Joe Fairless: When someone signs up for a Spartan race, why do you think giving that deposit is more incentive for them to reach their goals, versus a gym membership in January that they sign up for to be physically fit, as you mentioned? Because a lot of people don’t follow through with the gym membership.
Robert Glazer: The motivation actually wanes… So you sign up for the gym and you pay the money, and then the motivation kind of wanes.
Joe Fairless: Oh, yeah. Yeah.
Robert Glazer: I think the reverse is true in these cases, where as the deadline looms, and that obligation looms, you feel really more committed and you have something specific that you’re working for. So goals need to be specific, measurable. There’s the SMART acronym: Specific, Measurable, Attainable, Realistic and Timely… And there’s something about paying for the thing and just committing to do it that covers all of those… Because I have the time, I know what it is — for example for me, one of my core values is health and vitality, but I also like doing different things, and I like trying new things, so I merge those.
So by picking an event every year that’s a challenge, but that also me doing it results in training for four months that makes me healthier – it’s kind of one of those examples of alignment where I’m kind of getting everything that I want… Versus joining the gym can feel like the accomplishment, rather than going to the gym each day.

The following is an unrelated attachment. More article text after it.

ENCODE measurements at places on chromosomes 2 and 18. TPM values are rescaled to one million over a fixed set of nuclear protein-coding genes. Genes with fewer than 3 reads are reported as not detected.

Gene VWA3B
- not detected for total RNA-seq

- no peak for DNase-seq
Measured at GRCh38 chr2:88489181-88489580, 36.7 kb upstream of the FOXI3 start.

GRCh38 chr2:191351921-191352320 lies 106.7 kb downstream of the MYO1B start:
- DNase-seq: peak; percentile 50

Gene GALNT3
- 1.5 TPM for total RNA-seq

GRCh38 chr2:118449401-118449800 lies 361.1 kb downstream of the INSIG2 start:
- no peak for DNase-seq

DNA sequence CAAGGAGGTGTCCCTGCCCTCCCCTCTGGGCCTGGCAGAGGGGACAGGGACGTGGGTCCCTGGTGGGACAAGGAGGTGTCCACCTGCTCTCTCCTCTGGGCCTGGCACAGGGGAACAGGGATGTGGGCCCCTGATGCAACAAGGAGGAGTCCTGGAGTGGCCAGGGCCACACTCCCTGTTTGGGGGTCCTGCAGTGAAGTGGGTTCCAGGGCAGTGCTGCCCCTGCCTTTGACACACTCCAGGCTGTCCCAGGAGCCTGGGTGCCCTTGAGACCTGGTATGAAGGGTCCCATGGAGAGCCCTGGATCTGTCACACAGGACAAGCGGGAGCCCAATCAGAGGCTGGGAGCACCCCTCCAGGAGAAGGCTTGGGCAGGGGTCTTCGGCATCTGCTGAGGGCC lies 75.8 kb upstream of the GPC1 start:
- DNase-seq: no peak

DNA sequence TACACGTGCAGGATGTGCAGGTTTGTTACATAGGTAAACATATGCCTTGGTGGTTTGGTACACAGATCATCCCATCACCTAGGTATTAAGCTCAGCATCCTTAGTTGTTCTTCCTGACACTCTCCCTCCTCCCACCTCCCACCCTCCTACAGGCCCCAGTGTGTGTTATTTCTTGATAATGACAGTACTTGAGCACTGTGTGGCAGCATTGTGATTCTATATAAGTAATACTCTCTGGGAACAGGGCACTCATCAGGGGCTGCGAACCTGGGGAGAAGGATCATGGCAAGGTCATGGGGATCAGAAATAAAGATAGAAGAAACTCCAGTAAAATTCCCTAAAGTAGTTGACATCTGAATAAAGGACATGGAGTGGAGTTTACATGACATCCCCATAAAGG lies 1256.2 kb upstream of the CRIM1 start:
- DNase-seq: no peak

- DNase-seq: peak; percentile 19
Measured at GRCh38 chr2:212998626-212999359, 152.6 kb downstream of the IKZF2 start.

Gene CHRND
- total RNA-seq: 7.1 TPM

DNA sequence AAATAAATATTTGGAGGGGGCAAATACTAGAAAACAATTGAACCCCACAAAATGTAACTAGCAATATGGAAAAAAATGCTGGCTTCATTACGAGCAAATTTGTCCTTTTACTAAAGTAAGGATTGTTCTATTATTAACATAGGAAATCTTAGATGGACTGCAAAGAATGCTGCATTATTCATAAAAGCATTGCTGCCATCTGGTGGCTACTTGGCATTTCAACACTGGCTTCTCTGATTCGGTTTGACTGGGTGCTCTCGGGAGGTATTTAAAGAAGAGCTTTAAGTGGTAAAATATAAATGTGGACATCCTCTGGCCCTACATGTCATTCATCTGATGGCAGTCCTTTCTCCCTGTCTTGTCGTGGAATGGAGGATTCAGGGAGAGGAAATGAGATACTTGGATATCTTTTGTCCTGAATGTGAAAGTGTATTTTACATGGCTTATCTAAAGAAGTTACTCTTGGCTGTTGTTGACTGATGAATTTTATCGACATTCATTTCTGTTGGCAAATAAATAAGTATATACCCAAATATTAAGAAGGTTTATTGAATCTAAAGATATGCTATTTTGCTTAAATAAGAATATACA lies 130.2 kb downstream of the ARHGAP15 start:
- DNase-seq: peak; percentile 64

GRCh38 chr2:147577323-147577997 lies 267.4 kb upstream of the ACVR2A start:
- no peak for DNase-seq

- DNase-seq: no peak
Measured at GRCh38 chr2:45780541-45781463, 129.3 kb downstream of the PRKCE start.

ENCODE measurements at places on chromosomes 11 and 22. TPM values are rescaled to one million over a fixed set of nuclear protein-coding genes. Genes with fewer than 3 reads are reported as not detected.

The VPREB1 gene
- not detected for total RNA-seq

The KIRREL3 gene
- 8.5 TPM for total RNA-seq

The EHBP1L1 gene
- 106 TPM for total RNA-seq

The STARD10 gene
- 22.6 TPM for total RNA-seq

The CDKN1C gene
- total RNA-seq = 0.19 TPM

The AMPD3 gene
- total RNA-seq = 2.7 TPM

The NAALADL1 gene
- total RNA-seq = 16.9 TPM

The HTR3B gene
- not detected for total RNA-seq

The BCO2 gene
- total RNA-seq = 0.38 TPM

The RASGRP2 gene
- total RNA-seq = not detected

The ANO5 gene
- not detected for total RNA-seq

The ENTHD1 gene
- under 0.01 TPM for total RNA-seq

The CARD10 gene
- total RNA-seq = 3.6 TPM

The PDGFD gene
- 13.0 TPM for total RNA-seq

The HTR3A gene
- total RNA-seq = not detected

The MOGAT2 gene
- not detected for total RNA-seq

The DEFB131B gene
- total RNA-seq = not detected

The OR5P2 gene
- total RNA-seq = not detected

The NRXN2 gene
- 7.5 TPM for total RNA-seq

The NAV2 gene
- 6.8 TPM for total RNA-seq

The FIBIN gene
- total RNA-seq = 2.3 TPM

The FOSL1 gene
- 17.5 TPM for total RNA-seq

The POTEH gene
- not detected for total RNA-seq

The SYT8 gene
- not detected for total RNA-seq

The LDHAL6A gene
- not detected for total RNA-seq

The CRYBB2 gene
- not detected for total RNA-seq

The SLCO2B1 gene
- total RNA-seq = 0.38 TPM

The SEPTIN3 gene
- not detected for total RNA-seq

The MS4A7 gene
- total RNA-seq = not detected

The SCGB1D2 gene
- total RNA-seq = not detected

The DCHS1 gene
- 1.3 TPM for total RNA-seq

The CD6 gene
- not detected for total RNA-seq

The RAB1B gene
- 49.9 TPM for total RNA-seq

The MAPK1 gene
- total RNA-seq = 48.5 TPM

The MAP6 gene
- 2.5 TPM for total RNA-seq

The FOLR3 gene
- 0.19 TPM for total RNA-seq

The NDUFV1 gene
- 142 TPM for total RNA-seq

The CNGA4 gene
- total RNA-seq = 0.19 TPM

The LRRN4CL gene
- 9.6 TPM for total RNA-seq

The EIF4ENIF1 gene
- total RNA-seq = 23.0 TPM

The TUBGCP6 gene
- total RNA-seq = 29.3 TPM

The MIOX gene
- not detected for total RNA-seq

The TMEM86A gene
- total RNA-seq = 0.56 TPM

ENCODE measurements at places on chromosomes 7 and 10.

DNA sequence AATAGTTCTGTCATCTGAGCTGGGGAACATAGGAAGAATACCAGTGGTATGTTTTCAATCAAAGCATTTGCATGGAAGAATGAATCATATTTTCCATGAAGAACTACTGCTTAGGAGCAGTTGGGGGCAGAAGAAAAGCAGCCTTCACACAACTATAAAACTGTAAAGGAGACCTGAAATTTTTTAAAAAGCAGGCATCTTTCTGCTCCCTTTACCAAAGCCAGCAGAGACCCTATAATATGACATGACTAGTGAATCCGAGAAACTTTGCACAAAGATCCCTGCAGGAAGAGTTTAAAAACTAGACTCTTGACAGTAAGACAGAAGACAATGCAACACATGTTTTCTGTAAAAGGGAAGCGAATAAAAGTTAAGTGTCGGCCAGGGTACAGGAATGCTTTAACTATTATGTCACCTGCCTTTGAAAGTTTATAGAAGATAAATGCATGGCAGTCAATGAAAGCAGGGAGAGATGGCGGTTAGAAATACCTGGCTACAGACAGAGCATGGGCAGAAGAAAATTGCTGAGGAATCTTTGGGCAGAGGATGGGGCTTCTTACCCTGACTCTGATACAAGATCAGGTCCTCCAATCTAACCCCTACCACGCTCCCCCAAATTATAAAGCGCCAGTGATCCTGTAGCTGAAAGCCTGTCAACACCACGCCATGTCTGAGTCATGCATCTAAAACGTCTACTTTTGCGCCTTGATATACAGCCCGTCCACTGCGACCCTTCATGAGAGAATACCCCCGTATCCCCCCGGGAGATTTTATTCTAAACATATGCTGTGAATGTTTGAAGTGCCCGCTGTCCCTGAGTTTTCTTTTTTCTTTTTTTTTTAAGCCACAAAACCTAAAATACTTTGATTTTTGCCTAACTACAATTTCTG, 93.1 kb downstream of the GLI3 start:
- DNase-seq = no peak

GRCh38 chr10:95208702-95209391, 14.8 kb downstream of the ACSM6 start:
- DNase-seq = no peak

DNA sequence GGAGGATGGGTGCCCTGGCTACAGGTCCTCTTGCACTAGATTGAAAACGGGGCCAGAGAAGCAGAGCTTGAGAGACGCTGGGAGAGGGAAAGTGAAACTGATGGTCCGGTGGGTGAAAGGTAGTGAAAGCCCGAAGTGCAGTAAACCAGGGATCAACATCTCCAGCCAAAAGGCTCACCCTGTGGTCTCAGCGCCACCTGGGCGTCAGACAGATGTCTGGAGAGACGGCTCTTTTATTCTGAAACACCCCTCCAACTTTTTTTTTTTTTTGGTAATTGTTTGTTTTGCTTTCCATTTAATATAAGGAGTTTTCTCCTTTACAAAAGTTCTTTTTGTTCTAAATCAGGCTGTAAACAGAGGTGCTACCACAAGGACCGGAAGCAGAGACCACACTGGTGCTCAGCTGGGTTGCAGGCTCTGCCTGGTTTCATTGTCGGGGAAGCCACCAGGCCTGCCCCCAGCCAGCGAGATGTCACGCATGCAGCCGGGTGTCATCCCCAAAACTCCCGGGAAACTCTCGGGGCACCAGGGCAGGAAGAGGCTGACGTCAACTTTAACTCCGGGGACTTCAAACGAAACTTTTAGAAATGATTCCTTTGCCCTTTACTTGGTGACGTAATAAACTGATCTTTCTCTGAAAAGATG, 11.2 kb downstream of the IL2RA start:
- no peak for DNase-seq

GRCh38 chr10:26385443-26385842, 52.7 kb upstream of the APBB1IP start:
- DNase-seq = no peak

Joe Fairless: Yeah, it’s a great point.
Robert Glazer: And the crazy thing is the actual value to me, other than the psychological value of finishing that race that day, the value is actually in all the training, it’s not in the day. It’s all the work that has to go into getting there.
Joe Fairless: And emotional capacity?
Robert Glazer: So there’s a couple tricks here… One we did this week with a group that I find super-helpful is to make a list of three different types of relationships. One of the ones that you need to develop in your life for personal or professional success – which are the ones that are really productive, but you’re not giving a lot of time to, and you wanna double down on… And the third is the ones you need to start walking away from, and that your asset allocation is off. Spending more time with your underperforming assets.
I think a big trick I learned is that you don’t have to break up or have a whole thing, you just need to apply less time. When you put them in front of you and you say “Oh, Joe is a guy I wanna get to know, but I haven’t invited Joe to do anything in months”, and I look at that list and I say “Joe, let’s grab a drink next week.” And now suddenly Joe is on my schedule. I think that’s a really easy way to start shifting your relationships away from ones that maybe have run its course, towards ones that can help you get to where you wanna go… And surround yourself with the right people. The Jim Rohn quote – if you are the smartest person in the room, it’s probably time to switch rooms.